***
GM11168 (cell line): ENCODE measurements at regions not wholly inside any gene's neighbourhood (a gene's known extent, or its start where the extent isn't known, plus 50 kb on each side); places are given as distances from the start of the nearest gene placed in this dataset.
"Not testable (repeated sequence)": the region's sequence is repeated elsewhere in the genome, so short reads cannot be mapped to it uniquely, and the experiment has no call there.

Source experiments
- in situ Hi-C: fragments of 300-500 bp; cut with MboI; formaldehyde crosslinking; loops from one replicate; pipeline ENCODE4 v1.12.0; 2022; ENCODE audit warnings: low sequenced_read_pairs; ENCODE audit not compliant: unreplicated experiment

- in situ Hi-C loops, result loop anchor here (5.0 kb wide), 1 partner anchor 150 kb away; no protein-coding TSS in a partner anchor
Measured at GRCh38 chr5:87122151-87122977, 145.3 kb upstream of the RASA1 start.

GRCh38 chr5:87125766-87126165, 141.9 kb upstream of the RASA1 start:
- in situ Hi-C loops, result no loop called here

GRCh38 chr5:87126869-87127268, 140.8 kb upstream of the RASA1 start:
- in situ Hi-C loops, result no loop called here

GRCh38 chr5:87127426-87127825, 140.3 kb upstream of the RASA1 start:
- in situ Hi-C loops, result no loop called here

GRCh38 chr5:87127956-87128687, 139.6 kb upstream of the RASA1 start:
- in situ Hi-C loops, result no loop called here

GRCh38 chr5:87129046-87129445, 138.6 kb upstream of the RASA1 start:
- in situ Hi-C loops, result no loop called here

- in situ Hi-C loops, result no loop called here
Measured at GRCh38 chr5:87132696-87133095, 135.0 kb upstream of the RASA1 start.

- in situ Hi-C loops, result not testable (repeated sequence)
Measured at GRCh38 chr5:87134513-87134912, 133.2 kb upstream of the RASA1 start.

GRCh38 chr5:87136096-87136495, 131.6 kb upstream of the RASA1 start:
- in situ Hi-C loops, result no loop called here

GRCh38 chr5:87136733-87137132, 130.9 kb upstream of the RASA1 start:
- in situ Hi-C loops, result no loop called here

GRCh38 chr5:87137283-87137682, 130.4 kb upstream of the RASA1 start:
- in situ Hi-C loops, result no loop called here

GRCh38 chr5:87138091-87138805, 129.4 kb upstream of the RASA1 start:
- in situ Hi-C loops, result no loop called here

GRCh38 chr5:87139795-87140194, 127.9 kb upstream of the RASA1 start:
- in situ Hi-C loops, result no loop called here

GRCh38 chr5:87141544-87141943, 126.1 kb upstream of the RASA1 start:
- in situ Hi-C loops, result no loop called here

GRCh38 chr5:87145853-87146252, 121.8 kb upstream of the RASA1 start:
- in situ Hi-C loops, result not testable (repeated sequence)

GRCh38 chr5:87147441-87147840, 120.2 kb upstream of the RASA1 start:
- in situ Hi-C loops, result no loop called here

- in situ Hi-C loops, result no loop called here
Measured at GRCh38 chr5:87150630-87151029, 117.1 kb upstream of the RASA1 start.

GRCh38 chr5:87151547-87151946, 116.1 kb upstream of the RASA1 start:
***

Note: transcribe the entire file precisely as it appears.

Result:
GM11168 (cell line): ENCODE measurements at regions not wholly inside any gene's neighbourhood (a gene's known extent, or its start where the extent isn't known, plus 50 kb on each side); places are given as distances from the start of the nearest gene placed in this dataset.
"Not testable (repeated sequence)": the region's sequence is repeated elsewhere in the genome, so short reads cannot be mapped to it uniquely, and the experiment has no call there.

Source experiments
- in situ Hi-C: fragments of 300-500 bp; cut with MboI; formaldehyde crosslinking; loops from one replicate; pipeline ENCODE4 v1.12.0; 2022; ENCODE audit warnings: low sequenced_read_pairs; ENCODE audit not compliant: unreplicated experiment

- in situ Hi-C loops, result loop anchor here (5.0 kb wide), 1 partner anchor 150 kb away; no protein-coding TSS in a partner anchor
Measured at GRCh38 chr5:87122151-87122977, 145.3 kb upstream of the RASA1 start.

GRCh38 chr5:87125766-87126165, 141.9 kb upstream of the RASA1 start:
- in situ Hi-C loops, result no loop called here

GRCh38 chr5:87126869-87127268, 140.8 kb upstream of the RASA1 start:
- in situ Hi-C loops, result no loop called here

GRCh38 chr5:87127426-87127825, 140.3 kb upstream of the RASA1 start:
- in situ Hi-C loops, result no loop called here

GRCh38 chr5:87127956-87128687, 139.6 kb upstream of the RASA1 start:
- in situ Hi-C loops, result no loop called here

GRCh38 chr5:87129046-87129445, 138.6 kb upstream of the RASA1 start:
- in situ Hi-C loops, result no loop called here

- in situ Hi-C loops, result no loop called here
Measured at GRCh38 chr5:87132696-87133095, 135.0 kb upstream of the RASA1 start.

- in situ Hi-C loops, result not testable (repeated sequence)
Measured at GRCh38 chr5:87134513-87134912, 133.2 kb upstream of the RASA1 start.

GRCh38 chr5:87136096-87136495, 131.6 kb upstream of the RASA1 start:
- in situ Hi-C loops, result no loop called here

GRCh38 chr5:87136733-87137132, 130.9 kb upstream of the RASA1 start:
- in situ Hi-C loops, result no loop called here

GRCh38 chr5:87137283-87137682, 130.4 kb upstream of the RASA1 start:
- in situ Hi-C loops, result no loop called here

GRCh38 chr5:87138091-87138805, 129.4 kb upstream of the RASA1 start:
- in situ Hi-C loops, result no loop called here

GRCh38 chr5:87139795-87140194, 127.9 kb upstream of the RASA1 start:
- in situ Hi-C loops, result no loop called here

GRCh38 chr5:87141544-87141943, 126.1 kb upstream of the RASA1 start:
- in situ Hi-C loops, result no loop called here

GRCh38 chr5:87145853-87146252, 121.8 kb upstream of the RASA1 start:
- in situ Hi-C loops, result not testable (repeated sequence)

GRCh38 chr5:87147441-87147840, 120.2 kb upstream of the RASA1 start:
- in situ Hi-C loops, result no loop called here

- in situ Hi-C loops, result no loop called here
Measured at GRCh38 chr5:87150630-87151029, 117.1 kb upstream of the RASA1 start.

GRCh38 chr5:87151547-87151946, 116.1 kb upstream of the RASA1 start: